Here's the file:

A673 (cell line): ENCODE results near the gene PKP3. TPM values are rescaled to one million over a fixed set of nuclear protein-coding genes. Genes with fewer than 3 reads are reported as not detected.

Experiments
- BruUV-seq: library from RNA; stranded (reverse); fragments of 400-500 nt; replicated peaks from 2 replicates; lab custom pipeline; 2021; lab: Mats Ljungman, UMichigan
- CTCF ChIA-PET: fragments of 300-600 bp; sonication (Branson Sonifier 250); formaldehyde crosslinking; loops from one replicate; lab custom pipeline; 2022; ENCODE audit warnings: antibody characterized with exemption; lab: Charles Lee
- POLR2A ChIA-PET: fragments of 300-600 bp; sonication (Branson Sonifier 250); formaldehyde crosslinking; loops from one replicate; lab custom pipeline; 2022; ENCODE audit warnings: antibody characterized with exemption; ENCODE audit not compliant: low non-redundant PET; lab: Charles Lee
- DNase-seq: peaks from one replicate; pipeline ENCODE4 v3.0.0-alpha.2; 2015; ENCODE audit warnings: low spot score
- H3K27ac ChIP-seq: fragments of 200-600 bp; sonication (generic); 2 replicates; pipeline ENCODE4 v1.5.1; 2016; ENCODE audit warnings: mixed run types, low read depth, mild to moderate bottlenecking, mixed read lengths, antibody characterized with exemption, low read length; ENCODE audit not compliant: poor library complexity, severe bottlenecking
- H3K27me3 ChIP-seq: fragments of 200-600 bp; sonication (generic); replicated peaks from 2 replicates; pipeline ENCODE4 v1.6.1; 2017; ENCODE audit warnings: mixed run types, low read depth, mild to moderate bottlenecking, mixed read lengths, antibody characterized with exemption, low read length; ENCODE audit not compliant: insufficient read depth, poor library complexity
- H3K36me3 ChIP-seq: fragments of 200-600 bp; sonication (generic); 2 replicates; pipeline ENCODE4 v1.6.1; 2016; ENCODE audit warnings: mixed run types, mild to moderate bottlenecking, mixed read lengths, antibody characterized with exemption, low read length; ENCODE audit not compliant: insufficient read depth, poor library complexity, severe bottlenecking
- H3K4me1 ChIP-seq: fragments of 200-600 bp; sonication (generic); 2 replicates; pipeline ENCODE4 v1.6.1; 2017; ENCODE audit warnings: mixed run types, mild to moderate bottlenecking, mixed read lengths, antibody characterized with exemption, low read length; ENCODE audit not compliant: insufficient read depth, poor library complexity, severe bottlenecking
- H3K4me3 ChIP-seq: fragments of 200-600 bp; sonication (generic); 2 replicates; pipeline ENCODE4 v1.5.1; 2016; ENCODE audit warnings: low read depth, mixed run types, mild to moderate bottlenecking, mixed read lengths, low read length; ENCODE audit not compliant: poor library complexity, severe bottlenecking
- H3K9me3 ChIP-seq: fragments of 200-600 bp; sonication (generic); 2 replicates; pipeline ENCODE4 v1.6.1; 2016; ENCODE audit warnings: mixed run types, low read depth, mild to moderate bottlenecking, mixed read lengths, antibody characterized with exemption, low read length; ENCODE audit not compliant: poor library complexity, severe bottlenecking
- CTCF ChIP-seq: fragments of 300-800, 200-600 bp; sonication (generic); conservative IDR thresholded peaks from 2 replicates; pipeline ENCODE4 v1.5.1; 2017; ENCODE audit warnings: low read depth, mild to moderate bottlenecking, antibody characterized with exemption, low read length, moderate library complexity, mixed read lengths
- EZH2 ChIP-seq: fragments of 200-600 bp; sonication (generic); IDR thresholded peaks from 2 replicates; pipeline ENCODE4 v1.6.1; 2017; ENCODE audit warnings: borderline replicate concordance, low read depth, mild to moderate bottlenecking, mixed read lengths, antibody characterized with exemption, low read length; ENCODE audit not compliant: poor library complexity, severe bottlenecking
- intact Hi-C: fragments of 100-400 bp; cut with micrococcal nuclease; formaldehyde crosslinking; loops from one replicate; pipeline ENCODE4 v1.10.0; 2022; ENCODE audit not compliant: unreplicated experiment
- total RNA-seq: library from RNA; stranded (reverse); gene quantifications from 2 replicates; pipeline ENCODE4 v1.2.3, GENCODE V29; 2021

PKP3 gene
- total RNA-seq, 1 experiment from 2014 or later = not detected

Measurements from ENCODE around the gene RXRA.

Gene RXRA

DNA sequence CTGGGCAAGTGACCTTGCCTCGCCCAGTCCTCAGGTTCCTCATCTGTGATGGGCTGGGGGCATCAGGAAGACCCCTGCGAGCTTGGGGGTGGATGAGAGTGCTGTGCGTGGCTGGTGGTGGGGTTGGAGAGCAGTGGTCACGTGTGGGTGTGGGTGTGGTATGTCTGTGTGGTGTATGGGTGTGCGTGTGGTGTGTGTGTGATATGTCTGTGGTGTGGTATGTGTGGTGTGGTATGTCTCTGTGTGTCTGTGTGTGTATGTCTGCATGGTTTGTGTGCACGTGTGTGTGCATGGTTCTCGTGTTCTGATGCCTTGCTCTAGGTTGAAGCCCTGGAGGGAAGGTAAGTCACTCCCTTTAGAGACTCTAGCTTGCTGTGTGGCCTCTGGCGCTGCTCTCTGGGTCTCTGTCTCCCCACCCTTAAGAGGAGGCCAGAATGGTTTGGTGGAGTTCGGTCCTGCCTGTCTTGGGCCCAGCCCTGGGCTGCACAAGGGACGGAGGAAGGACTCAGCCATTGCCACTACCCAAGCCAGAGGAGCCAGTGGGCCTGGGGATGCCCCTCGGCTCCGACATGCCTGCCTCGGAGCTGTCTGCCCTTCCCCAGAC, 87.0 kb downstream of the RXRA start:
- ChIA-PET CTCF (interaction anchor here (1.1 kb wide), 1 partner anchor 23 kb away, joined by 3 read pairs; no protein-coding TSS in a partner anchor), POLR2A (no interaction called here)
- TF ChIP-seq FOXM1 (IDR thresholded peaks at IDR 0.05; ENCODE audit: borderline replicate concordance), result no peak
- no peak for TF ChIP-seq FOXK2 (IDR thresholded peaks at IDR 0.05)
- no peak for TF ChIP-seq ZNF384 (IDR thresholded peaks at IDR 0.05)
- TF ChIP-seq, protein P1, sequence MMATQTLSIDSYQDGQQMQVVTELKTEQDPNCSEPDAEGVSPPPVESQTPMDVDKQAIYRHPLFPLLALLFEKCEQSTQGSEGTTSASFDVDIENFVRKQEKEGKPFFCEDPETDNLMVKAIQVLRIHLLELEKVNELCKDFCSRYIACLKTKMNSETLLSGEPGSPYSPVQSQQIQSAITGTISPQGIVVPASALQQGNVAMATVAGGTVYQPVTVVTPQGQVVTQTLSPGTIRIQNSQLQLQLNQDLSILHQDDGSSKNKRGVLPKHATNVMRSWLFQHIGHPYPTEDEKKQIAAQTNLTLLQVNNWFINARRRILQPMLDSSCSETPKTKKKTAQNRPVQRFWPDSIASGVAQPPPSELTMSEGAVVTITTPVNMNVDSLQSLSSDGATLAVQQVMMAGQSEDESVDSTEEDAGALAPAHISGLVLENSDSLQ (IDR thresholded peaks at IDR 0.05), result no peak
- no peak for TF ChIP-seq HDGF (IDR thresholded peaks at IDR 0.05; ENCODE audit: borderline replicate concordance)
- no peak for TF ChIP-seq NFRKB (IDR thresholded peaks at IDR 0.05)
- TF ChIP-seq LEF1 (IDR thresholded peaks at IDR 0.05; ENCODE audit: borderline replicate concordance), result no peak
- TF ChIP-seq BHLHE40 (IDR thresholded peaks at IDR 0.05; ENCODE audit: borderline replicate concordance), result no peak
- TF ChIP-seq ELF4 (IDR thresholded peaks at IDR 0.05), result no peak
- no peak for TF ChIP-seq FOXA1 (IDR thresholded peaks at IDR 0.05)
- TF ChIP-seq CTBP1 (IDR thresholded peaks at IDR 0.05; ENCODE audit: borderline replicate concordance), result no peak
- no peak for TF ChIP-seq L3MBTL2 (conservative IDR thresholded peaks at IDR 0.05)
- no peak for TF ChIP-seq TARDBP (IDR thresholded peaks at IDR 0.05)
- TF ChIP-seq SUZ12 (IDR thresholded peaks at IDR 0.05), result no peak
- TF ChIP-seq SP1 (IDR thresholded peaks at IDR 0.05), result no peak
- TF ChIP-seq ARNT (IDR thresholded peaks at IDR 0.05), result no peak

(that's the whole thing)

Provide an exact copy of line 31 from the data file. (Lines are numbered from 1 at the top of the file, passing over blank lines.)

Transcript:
- TF ChIP-seq ELF4 (IDR thresholded peaks at IDR 0.05), result no peak